Not sure what kind of lawn mower you need? Then check out what to consider when deciding between manual, electric, push, self-propelled or riding mowers.
The initial hard work of seeding, sodding, fertilizing and watering is done. Now it’s time to consider an essential purchase — the mower you’ll be using to keep your lawn looking perfectly manicured.
When buying a mower, most homeowners weigh factors, such as price, brand reputation and special features. Before investing in a lawnmower with all the bells and whistles, however, you should also ask yourself the following questions.
How big is my lawn?
Lawn size is a major factor in determining how much lawnmower you actually need. Walking mowers work best for lawns smaller than three-fourths of an acre. For larger lawns, a riding mower may be a better solution.
What's the lay of the land?
If your lawn is small and flat, a walking mower that’s not self-propelled probably has enough power behind it. If you'll frequently be mowing up- and downhill, then a self-propelled or riding mower might be a better choice.
What other landscaping features will my mower have to navigate?
Trees, shrubs, flower beds, bird baths and other elements may further beautify your lawn, but they become obstacles when it's mowing time. Such features become particularly important considerations when selecting a riding mower. Rear-engine riding mowers tend to fit through narrower spaces, while zero-turn-radius mowers are wider but more agile. Overall, lawn and garden tractors don’t maneuver around obstacles, as well as other riding mowers.
If you like a nice, leisurely walk with your yard work, you have a number of walking mower options to choose from.
Manual reel mower.
This classic mower employs a mechanism that spins cutting blades as you push. With no engine, reel mowers are quiet and environmentally friendly. They also produce natural mulch from grass clippings, which some homeowners feel makes for a healthier lawn. Because they run on manpower, however, reel mowers work best for small, flat yards.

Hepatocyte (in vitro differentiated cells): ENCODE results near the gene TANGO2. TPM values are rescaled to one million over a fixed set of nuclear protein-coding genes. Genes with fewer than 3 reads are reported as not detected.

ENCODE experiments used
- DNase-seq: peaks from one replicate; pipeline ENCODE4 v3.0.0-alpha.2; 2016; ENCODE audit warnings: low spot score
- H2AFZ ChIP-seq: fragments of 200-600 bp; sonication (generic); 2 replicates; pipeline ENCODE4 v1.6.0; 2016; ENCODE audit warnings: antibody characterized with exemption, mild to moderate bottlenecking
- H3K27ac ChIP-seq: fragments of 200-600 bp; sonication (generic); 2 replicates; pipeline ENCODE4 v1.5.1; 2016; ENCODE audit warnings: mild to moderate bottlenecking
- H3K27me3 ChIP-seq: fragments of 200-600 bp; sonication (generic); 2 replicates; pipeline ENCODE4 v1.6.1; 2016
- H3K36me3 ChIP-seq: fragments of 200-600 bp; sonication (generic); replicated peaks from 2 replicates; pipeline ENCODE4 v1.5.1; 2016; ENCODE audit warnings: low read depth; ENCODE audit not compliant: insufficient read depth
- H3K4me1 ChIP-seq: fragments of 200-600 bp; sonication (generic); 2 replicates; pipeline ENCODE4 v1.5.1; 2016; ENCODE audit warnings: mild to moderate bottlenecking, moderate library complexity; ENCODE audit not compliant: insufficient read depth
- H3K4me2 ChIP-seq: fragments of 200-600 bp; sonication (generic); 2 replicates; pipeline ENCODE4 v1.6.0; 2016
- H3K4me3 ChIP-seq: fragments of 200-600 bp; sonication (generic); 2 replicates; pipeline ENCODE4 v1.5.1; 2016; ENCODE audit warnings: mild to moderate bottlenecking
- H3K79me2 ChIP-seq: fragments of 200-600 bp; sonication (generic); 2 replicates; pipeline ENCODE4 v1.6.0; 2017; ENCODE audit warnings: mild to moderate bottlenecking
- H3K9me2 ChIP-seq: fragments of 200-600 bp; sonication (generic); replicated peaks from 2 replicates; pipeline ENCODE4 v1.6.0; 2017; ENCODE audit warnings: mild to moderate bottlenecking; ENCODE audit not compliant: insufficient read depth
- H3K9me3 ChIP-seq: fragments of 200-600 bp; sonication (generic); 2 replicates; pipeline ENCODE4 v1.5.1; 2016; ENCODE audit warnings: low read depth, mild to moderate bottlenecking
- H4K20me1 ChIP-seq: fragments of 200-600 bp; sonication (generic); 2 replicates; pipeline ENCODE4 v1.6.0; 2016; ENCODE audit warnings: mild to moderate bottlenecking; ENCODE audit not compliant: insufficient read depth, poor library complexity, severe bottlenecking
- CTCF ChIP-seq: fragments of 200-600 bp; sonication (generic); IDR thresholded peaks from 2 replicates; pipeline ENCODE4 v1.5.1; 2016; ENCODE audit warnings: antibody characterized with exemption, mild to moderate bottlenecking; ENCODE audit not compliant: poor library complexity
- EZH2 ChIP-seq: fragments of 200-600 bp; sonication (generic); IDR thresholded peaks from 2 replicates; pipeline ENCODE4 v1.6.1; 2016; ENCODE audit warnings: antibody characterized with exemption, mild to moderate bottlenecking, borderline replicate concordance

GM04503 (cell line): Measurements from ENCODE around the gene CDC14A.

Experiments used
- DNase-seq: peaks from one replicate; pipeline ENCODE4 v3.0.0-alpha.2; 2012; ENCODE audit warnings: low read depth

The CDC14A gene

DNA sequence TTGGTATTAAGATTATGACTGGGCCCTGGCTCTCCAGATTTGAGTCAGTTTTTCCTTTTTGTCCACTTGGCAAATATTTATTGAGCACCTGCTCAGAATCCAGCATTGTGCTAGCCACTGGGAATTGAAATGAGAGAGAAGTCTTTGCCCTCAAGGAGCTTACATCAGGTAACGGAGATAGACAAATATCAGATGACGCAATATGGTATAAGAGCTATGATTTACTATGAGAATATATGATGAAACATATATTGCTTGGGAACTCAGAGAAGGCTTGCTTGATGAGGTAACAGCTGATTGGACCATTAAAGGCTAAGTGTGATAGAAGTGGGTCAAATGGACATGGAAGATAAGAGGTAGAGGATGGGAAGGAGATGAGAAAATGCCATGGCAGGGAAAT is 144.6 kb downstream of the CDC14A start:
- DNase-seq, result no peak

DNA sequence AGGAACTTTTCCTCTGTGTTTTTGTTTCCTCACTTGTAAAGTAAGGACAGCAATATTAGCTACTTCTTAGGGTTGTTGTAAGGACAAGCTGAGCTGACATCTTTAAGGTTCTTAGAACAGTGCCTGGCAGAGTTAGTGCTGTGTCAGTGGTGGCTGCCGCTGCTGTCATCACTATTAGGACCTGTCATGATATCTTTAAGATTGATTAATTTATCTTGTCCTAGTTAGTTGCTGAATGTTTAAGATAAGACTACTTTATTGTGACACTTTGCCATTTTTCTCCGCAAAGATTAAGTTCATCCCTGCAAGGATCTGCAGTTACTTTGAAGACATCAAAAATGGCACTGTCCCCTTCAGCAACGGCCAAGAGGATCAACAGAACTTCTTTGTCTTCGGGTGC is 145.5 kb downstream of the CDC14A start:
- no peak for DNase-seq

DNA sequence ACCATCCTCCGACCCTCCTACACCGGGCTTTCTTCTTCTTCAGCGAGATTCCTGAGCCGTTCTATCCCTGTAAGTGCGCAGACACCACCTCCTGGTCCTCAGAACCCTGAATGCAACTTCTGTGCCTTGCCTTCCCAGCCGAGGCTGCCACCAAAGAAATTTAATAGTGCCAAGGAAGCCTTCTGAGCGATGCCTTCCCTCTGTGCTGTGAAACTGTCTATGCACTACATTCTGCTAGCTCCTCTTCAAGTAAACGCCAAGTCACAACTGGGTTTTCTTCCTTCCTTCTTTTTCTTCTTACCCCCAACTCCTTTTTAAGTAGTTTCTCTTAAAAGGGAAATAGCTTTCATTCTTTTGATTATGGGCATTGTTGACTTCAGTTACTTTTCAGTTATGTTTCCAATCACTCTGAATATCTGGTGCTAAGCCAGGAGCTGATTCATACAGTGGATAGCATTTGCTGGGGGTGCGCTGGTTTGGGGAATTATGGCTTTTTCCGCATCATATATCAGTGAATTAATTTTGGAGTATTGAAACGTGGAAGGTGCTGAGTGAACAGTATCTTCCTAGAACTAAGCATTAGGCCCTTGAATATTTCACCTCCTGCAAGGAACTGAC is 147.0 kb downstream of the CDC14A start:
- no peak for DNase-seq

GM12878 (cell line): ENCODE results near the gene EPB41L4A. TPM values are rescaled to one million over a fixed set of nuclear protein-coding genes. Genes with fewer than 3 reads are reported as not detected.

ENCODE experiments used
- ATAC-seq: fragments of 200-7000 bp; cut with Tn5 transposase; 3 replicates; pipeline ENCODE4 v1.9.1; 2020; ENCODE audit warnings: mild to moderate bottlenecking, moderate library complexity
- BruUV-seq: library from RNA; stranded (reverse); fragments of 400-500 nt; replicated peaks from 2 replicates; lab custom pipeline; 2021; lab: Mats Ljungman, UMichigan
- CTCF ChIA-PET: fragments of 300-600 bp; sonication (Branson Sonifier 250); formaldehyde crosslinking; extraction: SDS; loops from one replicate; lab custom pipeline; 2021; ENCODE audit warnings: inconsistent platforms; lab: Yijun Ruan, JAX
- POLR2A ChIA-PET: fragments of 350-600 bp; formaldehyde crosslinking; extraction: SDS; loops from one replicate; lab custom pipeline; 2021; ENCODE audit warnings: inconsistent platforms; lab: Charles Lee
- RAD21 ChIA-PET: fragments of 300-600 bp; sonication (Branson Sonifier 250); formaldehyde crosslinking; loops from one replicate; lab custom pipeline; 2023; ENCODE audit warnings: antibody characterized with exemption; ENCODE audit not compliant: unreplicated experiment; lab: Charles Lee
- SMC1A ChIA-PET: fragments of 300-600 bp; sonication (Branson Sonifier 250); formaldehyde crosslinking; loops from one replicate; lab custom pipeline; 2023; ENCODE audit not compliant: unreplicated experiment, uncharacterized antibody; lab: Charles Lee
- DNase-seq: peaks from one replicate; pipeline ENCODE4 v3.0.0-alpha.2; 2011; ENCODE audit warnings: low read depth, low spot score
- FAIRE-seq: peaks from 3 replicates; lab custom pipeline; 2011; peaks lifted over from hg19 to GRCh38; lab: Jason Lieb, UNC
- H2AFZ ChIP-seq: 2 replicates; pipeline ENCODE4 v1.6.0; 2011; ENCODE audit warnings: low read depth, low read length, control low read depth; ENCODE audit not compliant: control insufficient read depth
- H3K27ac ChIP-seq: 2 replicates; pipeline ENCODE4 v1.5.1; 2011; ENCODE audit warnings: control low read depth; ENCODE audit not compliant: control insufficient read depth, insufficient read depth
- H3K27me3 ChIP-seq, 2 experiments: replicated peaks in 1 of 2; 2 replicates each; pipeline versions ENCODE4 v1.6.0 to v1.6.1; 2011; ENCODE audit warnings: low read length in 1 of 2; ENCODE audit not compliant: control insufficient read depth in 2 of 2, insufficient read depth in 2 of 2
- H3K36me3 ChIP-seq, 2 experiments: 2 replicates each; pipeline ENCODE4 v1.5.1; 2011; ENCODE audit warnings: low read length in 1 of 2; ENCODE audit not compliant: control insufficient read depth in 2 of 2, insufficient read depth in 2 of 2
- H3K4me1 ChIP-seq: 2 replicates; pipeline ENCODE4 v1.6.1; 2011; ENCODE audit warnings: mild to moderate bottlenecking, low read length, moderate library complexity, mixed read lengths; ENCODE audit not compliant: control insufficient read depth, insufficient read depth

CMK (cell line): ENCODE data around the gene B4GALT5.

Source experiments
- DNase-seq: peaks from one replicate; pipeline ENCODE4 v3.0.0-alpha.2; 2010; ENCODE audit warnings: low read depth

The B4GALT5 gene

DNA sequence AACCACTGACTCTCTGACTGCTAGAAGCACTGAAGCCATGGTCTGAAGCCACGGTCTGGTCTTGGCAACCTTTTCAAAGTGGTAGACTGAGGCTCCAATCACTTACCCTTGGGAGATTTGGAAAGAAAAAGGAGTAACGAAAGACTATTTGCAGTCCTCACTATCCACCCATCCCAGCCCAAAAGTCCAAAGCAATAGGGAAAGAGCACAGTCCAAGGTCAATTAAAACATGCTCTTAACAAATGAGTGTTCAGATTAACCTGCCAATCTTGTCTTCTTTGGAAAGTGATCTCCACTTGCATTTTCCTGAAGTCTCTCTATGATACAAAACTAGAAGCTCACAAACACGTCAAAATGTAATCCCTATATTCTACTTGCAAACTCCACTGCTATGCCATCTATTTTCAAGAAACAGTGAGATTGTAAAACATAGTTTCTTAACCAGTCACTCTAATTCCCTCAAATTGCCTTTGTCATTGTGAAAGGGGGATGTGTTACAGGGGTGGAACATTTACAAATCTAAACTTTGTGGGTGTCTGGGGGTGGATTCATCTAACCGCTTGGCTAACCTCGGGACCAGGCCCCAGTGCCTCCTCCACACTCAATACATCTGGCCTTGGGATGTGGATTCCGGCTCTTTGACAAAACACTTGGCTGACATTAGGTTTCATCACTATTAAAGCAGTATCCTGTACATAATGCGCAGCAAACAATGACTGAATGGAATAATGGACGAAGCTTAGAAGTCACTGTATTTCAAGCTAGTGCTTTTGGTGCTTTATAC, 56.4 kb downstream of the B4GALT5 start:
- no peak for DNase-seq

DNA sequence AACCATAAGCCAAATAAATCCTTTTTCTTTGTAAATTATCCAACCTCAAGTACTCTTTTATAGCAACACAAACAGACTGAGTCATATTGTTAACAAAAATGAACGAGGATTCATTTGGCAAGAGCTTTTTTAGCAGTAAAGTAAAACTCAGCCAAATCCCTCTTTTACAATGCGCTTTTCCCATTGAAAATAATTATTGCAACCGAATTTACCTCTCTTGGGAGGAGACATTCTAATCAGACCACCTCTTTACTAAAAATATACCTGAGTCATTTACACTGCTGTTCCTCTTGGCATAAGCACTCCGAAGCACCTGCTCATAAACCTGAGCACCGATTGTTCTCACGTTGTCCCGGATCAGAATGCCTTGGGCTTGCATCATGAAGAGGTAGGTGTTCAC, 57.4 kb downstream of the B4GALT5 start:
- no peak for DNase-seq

Corded electric mower.
Corded electric models are also well-suited to smaller yards. Just plug the mower in and go. However, your range is limited by the length of your extension cord, and constantly having to manage the cord to avoid running it over can be a chore. Because their engines are typically less powerful than gas-powered models, tall, thick grass can also thwart electric mowers. You may have to mow more often in order to reduce your chances of ending up with a blown fuse or tripped circuit breaker.
Cordless electric mowers are relatively new to the marketplace. They are light, quiet and powered by rechargeable lithium-ion batteries. Some advanced models hold enough charge to mow a small to medium-sized lawn and can be recharged in as little as half an hour. Cordless electric mowers are available in either push or self-propelled models, but expect to pay a premium for the convenience of mowing without a cord.
Push or self-propelled gas mower.
More powerful than electric models, these mowers can really plow through tall grass and weeds. Most self-propelled models are variable speed, allowing you to fine-tune the pace of your mowing. Whatever the mower's specifications, it should come equipped with a "kill" or "dead man's switch." This essential safety device brakes the blade in seconds, reducing the chances of anyone sustaining a serious accident due to a runaway mower. Finally, if you do elect to go with a gas-powered mower, be prepared for regular maintenance. Check out these great tips for making sure your mower always runs at peak efficiency.
As with walking mowers, riding mowers come in a variety of models.
Rear engine mower
These mowers are comfortable and fairly quiet. They can handle gentle slopes, but because they’re smaller and less powerful than larger models, mowing takes longer.
.With a powerful motor and wide mowing deck, these machines make short work of most lawns. They can handle nearly all terrain, and you can add attachments such as a snowplow or work cart to get additional use out of them.
The mower for the very largest yards is basically a larger, more powerful version of the lawn tractor. But the mowing deck is often sold separately and that can increase the cost significantly.
These high-performance mowers zip around at speeds up to 8 mph and their steering system allows you to make 360 degree turns easily. Zero-turn-radius mowers often come with great time savings, but at somewhat steep upfront costs.
Just as when buying a new car, remember that substance comes before style. Think carefully about what you need for your size and type of lawn, do your research (especially with respect to manufacturer's warranties) and comparison shop before spending your hard-earned money on a fancy new lawnmower.
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